For a description of the methodology in these rankings, please see the Introduction. We'll be revealing more of the Top 100 every few days leading up to the 2012 NHL Entry Draft.
Full list of Top 100 NHL Draft Prospects
51. Dillon Fournier, Defense, Rouyn-Noranda-QMJHL
Fournier is a pretty gifted defenseman who has a desirable upside but did have shoulder issues this yearhis offensive production was still pretty impressive. He is an above-average skater with nice overall mobility, good jump in first few steps, and a solid top speed. When it comes to his puck abilities, Fournier's technique is a lot like another QMJHL prospect, Brandon Gormley, in that he looks a little lanky when holding onto the puck but still exhibits soft hands, good one-touch ability, and moves the puck around effectively and efficiently. Fournier likes to do things offensively, but he sometimes will make some over risky decisions, be it when rushing up or doing too much with the puck. He is able to be somewhat effective defensively with his mobility and awareness, but physically he needs to bulk up a bit to show even a decent physical game. Also as a side note, when I watched Rouyn-Noranda, Fournier was lined up on his off wing, the right defense slot as a left-handed shot.
52. Jarrod Maidens, Center, Owen Sound-OHL
Maidens came into the year with a little bit of hype but he ended up playing a shortened season. He is not a flashy player who wows spectators with puck skills or skating but he does everything well and is what scouts have called a "classic underrated type". His best skill is his hockey sense, which is plus and translates into his offensive game through his positional play and great vision as well as his play in the defensive end. He regularly makes impressive feeds and will show high-end playmaking ability. Maidens' puck skills are decent and can flash a tick above that, so if he doesn't have the space to work with, I don't see him as the kind of player who will create that kind of working area for himself, but if you line him up on a power play from the sideboards, he can see all the options unfold. Maidens has a decent physical game as he protects the puck fine and plays the body, but he has a beanpole frame and needs to put on a lot of muscle. He also needs to work on his skating, as despite good mechanics, his speed is below average.
53. Phil Di Giuseppe, Left Wing, University of Michigan-CCHA
Di Giuseppe had a fine freshman season for the Wolverines and showed desirable traits as a toolsy physical scorer, but he still has some work to do. He's a solid skater with fine speed and impresses more in that regard with his balance in the cycle game, on top of having very good agility and edge work as he can be pretty elusive from a standstill. Di Giuseppe is very skilled with the puck, flashing plus ability in that regard. He's can dangle in open ice while being checked in tight and I've seen a few instances where he's made a couple of nice coordinated plays handling the puck from his knees. Di Giuseppe also has good technique on his passes and will regularly make above-average feeds. He does have good vision, but his hockey sense is his one major issue. Much too often, he rushes plays, overreacts to pressure, makes passes to nobody, and looks like he'll need a good number of years to iron out the kinks, although he does play decent defense. Di Giuseppe does a solid job attempting to be effective in the physical game, but he has a pretty skinny build and will need to put on a lot of muscle before his power game becomes something that can translate to the pro game.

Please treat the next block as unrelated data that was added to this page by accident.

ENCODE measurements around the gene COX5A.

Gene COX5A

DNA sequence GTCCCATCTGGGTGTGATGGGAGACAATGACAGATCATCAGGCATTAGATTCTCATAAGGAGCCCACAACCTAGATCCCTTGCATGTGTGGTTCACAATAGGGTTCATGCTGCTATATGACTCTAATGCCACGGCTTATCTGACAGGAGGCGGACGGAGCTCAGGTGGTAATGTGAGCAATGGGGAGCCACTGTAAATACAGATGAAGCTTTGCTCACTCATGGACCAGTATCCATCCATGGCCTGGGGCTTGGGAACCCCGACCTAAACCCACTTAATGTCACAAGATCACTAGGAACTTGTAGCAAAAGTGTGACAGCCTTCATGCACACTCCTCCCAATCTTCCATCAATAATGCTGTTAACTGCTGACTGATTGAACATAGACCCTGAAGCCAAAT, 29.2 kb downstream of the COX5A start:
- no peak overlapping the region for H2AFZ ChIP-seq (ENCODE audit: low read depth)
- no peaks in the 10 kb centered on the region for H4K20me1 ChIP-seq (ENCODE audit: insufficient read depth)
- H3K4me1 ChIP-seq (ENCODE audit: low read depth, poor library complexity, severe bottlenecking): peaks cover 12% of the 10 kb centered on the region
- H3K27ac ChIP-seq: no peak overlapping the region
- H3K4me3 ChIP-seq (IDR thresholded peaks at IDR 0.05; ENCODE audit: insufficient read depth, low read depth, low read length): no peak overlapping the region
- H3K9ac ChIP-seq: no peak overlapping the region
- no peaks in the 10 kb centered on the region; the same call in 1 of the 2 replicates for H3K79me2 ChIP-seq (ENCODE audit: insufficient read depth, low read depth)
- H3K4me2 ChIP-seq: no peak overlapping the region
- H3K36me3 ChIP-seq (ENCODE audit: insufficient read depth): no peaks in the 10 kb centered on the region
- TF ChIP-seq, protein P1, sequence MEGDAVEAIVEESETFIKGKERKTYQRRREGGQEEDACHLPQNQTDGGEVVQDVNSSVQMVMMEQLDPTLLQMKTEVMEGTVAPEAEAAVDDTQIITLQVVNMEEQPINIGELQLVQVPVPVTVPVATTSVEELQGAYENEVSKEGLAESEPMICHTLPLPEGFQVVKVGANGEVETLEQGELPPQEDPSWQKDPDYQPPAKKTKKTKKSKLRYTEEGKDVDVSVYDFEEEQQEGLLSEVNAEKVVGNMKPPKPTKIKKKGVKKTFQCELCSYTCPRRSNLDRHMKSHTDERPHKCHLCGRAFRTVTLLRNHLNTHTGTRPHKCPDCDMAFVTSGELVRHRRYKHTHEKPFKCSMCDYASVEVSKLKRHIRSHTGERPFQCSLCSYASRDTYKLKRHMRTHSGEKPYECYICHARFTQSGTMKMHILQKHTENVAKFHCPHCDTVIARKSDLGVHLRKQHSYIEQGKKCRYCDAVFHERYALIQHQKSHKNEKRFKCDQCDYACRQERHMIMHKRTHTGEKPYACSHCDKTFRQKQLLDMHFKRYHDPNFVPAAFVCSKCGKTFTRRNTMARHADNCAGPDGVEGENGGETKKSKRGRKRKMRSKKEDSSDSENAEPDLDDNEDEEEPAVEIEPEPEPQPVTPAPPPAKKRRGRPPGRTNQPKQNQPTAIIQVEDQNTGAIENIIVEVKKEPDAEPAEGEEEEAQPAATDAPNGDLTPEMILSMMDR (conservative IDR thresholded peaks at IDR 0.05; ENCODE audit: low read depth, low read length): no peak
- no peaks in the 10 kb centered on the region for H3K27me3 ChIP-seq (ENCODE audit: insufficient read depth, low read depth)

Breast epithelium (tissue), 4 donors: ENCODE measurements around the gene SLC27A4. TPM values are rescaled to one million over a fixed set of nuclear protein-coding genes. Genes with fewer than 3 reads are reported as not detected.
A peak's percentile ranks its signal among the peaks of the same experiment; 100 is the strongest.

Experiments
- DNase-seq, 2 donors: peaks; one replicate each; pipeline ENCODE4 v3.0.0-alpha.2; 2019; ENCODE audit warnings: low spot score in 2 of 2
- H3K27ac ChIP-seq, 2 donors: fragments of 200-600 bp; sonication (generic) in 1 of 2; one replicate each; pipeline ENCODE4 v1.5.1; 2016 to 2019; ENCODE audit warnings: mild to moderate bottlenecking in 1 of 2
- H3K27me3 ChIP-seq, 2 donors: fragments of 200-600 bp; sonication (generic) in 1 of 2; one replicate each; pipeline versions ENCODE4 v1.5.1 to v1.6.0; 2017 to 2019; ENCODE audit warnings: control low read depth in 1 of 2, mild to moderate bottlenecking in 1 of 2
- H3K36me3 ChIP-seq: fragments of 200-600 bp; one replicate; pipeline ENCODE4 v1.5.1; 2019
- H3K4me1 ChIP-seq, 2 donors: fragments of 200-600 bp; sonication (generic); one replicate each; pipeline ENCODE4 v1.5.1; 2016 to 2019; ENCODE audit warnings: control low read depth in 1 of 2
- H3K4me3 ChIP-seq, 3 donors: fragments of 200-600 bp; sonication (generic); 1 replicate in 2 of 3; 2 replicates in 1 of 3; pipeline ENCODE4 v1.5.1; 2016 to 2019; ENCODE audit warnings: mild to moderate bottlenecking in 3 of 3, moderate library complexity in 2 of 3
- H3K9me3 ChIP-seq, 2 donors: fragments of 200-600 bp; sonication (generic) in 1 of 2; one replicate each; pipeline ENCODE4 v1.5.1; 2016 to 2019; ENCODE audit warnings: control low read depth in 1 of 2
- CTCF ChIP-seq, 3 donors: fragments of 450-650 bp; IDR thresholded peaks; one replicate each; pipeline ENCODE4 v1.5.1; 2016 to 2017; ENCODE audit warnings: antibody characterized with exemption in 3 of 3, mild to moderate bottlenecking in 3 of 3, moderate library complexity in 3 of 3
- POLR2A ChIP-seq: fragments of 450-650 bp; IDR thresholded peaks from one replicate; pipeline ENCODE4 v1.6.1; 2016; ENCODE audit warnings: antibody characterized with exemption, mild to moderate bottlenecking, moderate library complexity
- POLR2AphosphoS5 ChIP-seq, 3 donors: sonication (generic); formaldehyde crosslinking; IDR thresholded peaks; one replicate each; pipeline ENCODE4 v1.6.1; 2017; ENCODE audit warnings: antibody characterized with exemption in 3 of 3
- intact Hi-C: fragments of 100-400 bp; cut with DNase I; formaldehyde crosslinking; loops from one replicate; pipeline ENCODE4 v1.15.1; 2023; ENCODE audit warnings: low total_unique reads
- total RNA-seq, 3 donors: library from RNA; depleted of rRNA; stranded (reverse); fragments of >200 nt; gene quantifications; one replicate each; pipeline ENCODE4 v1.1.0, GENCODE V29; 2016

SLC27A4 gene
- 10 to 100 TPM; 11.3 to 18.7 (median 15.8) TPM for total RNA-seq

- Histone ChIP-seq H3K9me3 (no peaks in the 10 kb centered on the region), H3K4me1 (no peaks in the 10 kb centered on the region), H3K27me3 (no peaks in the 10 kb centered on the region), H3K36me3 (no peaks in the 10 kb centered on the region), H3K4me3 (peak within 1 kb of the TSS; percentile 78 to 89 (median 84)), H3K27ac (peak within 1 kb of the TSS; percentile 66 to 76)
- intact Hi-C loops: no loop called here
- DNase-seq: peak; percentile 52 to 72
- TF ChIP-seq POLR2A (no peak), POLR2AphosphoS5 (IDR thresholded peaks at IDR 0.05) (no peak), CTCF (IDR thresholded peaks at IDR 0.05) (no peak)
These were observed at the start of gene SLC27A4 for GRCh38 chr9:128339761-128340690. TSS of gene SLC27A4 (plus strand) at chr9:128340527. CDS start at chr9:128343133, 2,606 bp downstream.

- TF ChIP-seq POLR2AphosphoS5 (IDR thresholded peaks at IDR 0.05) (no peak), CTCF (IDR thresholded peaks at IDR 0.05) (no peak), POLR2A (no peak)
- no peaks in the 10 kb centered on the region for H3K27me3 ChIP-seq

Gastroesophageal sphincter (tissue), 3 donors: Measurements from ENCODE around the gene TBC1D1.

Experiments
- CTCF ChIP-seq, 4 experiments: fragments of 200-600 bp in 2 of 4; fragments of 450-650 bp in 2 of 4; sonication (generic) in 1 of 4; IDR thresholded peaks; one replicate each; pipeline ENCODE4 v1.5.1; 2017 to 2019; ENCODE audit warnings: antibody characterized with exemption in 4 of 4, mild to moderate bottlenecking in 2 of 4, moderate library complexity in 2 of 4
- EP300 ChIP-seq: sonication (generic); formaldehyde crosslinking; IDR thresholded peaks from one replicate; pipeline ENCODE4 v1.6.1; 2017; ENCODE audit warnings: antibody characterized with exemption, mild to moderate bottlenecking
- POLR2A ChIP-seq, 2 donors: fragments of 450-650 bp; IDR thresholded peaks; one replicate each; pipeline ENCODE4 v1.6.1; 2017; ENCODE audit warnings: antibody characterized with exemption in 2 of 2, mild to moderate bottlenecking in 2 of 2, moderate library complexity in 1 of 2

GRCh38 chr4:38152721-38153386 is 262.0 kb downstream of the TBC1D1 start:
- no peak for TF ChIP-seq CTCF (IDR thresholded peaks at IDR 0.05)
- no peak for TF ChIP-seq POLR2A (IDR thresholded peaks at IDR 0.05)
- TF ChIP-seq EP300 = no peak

54. Erik Karlsson, Left Wing, Frolunda- J20 SuperElit
This skilled forward bears a strikingly familiar name, but I can't place my finger on where I've heard it before. Oh well, if it was a hockey player, he probably wasn't anyone good. Karlsson is a solid skater, although arguably a grade above. He's a good all-around mover with impressive edge control, a fluid stride, easy power off his push offs, and he gets up to speed quickly. Karlsson is a pretty skilled player who creates a lot with the puck, regularly displaying above-average hands or better anytime the puck gets on his stick. His open ice moves seem to come effortlessly to him as while he has some flash to his game, his puck-handling also gives off the impression that he is in control. Karlsson knows where he needs to go in the offensive zone, sees the ice well, and doesn't seem to have a true hole in his offensive game. He also positions himself fine in his own end. He's a small guy, who needs a boat load of strength and probably will be replacement level at best physically at his peak even though he does attempt to at least engage himself in battles.
55. Jimmy Vesey, Left Wing, South Shore-EJHL
The son of former minor pro player Jim Vesey has scouts saying he has the same quality puck skills and hockey sense as his father, but not the replacement level skating that kept him out of the NHL. Vesey has a good possession skill base between his hands and playmaking skills. He has very desirable hockey instincts in terms of how he anticipates the play well off the puck and the way he sees lanes and plays develop when he has the puck. I'd say his puck skills are above average and may even flash a tick higher although he does showboat a bit with the puck here and there. Vesey's skating has improved somewhat from last year when he went undrafted, although I'd say it is still slightly below average. He's not a bad skater though, and he has a mechanically sound stride with decent power off his extensions, he just doesn't generate a good top speed. There are some concerns from the odd scout about his physical game and work ethic, but the majority of those I've heard from do not seem concerned with that aspect of his game. Vesey is a potential sleeper in the draft with legitimate scoring upside.
56. Dylan Blujus, Defense, Brampton-OHL